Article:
Born from Ethiopian parents in Germany, Sara Nuru started working with Non-Governmental Organization Menschen für Menschen (People for People) at the young age of 20. Since then, she and her sister have founded the social business “NuruCoffee”, which support microloans and education for women through fair trade coffee sales, but also connecting them both back to their African roots. To build the future, Nuru believes we have to live more in the moment, embrace the fact that things rarely work according to plan, and to know that whatever your identity starts with; the way you look or how you make a living, it is only defined by you.
Why don’t you describe in your own words what you do?
I started my own business together with my sister. We created a social business called NuruCoffee where we import coffee from Ethiopia, sell and then invest in microloans.
Would you say it’s humanitarian work first, or a business?
Good question. Our goal is to do business by doing good. By changing the economics in Ethiopia. Not just by donating money but doing business in a new direction and with a new perspective. We want to show not just Ethiopia, but Africa from a new side. A lot of people don’t know that coffee comes from Ethiopia, from a small area called Kaffa.
I was just going to ask, why coffee?
Yeah, people often ask because it’s such a competitive business. We had two reasons. First, we wondered what we could do to show Ethiopia from a new perspective and coffee is their biggest export. But people are usually more focused on the coffee, how to roast it or how to drink it, and most people are not aware of the process behind it, what happened before the coffee arrives in Europe. We want to show the producers. Who the farmers are. How much work is behind a cup of coffee. When you start with an awareness, you also value the product. That’s the first step for change.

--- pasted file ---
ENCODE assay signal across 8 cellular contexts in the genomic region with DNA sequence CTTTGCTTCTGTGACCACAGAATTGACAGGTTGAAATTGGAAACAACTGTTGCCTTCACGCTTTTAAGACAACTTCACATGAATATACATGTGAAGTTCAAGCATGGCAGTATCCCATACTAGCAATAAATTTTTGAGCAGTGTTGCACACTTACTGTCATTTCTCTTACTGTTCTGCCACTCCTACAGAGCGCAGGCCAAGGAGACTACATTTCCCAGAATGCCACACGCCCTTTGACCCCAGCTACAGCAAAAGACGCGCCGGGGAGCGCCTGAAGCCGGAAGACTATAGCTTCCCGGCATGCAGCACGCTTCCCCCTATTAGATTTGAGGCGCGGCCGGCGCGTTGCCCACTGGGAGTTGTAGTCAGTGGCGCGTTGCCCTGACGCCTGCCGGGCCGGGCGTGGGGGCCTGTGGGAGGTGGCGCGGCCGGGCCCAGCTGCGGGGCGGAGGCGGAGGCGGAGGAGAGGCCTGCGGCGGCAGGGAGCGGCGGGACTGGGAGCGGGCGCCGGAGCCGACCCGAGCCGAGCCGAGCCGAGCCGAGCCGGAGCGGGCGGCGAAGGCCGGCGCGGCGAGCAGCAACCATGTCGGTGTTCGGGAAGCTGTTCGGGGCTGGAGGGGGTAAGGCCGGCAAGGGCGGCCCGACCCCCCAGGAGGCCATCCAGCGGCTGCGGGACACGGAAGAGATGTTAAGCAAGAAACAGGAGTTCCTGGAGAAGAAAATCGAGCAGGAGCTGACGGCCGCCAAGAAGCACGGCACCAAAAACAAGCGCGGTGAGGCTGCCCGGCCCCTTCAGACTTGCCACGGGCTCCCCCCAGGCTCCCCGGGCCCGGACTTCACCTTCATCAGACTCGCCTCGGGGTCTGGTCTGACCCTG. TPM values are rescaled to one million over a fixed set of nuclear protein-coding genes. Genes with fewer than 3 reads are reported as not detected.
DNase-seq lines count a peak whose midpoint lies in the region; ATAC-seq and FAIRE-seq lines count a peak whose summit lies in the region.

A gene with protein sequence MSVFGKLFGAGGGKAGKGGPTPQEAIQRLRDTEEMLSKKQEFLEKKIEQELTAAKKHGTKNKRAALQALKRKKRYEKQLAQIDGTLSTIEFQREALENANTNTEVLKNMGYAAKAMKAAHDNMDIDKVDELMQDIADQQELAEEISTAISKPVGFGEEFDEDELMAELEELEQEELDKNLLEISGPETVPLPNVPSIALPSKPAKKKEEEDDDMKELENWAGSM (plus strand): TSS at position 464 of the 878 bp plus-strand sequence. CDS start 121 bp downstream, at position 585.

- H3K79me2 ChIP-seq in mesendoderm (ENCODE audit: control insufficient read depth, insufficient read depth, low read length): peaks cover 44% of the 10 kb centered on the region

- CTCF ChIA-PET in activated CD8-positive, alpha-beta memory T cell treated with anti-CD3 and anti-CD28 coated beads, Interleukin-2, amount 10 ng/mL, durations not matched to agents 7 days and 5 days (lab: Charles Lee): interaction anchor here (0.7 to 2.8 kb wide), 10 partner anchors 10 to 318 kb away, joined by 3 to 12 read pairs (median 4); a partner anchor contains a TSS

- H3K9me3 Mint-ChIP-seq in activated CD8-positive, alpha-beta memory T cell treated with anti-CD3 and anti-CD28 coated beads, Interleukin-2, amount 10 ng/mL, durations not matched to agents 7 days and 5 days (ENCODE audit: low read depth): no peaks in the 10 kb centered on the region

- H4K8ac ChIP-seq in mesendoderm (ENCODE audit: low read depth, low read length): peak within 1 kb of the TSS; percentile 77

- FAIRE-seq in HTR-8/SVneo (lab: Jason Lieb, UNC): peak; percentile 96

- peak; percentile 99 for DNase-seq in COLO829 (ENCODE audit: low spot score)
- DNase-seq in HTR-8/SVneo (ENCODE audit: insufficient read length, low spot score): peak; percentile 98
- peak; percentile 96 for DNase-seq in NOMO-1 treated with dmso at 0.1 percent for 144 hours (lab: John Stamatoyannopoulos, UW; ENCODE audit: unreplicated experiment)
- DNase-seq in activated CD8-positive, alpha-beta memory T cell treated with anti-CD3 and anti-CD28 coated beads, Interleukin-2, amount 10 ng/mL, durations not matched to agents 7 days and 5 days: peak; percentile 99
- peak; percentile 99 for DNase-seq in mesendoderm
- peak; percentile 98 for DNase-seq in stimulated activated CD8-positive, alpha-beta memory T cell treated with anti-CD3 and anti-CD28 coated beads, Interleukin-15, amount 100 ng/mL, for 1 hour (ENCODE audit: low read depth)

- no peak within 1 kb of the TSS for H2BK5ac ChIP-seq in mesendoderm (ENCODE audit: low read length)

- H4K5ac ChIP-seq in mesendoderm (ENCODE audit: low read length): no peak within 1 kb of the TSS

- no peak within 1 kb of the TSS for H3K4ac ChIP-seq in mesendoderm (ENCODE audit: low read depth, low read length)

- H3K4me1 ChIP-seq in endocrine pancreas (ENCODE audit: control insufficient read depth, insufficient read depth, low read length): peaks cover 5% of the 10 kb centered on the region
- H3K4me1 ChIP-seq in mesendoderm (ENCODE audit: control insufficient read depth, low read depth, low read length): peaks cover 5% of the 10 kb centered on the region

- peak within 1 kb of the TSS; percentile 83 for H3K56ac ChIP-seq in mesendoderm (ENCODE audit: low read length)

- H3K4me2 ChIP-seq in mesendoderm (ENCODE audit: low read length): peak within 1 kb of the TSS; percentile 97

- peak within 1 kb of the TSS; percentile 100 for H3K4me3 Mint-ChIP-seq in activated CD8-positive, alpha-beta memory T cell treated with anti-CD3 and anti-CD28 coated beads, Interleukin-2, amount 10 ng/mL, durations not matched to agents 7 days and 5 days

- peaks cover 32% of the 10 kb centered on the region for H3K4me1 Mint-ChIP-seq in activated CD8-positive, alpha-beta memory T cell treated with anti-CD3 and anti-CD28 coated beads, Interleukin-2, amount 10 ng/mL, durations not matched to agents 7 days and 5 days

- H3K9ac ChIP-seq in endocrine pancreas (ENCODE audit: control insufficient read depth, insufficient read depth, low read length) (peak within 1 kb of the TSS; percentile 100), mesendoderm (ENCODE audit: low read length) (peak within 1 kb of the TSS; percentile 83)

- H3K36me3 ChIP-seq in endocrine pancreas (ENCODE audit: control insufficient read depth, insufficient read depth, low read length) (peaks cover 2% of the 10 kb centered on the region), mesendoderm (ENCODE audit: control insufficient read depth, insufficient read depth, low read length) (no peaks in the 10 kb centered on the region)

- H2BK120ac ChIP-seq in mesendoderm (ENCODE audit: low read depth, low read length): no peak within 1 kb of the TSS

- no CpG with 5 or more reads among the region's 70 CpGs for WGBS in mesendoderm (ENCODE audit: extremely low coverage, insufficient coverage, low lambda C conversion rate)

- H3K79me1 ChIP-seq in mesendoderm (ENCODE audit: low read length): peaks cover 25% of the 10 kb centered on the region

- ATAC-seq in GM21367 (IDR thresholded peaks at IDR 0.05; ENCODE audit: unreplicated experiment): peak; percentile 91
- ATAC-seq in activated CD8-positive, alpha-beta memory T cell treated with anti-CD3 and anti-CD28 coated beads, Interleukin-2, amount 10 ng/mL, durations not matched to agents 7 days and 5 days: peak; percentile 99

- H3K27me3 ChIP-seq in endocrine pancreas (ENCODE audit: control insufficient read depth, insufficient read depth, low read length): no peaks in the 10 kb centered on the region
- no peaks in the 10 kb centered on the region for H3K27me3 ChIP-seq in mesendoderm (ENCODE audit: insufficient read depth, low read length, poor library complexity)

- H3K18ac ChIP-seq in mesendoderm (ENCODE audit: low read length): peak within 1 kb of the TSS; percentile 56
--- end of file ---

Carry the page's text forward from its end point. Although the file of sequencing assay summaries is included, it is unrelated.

So you started this a couple of years ago right?
Yes, and the goal is also to invest back. Especially women projects, and women in the rural areas who usually don’t have access to the coffee industry. So that they can create their own businesses.
Did you feel like you’ve made a difference?
Of course. When we went back to Ethiopia to meet with the women who are actually benefitting from our work, it’s was so inspiring to see how a microloan will change the life of a woman. It is a financial change, but it’s more the self-determined life of the women. They are confident because they create their own business. They are able to stand up for their rights and are completely independent. My mother came to Germany because of a lack of perspective, and knowing that I and my sister can give something back is really nice. At the end of the day, these women, like us, want to live a strong, independent, confident life.
What’s it like working with your sister?
It’s funny, sometimes we hate each other. We’re unfiltered and honest, but we share all the success and all the failures, you know that you’re not doing this by yourself. Especially when you’re building something like a start-up, you have so many doubts, it’s nice to have someone by your side.
So what’s an entrepreneur to you?
Well, it took me a while to call myself an entrepreneur because I thought other people have to give me permission. Or that you have to have a certain amount of employees or something like that. But no one else can give you permission, you can just say it. It doesn’t matter how much other people admire you, you have to feel it yourself.
How would you define an entrepreneur then?
I would define an entrepreneur as someone who keeps doing their job. Waking up in the morning and willing to go further. People who dare and are not afraid of failure.
What keeps you going?
The deep willing to focus on my goals. It’s not just about me. It’s about giving back and a deep gratitude about the life I was given.
What kind of advice would you give your younger self?
Relax, first of all. And also, you don’t have to be good at everything. It’s not a weakness to ask for help.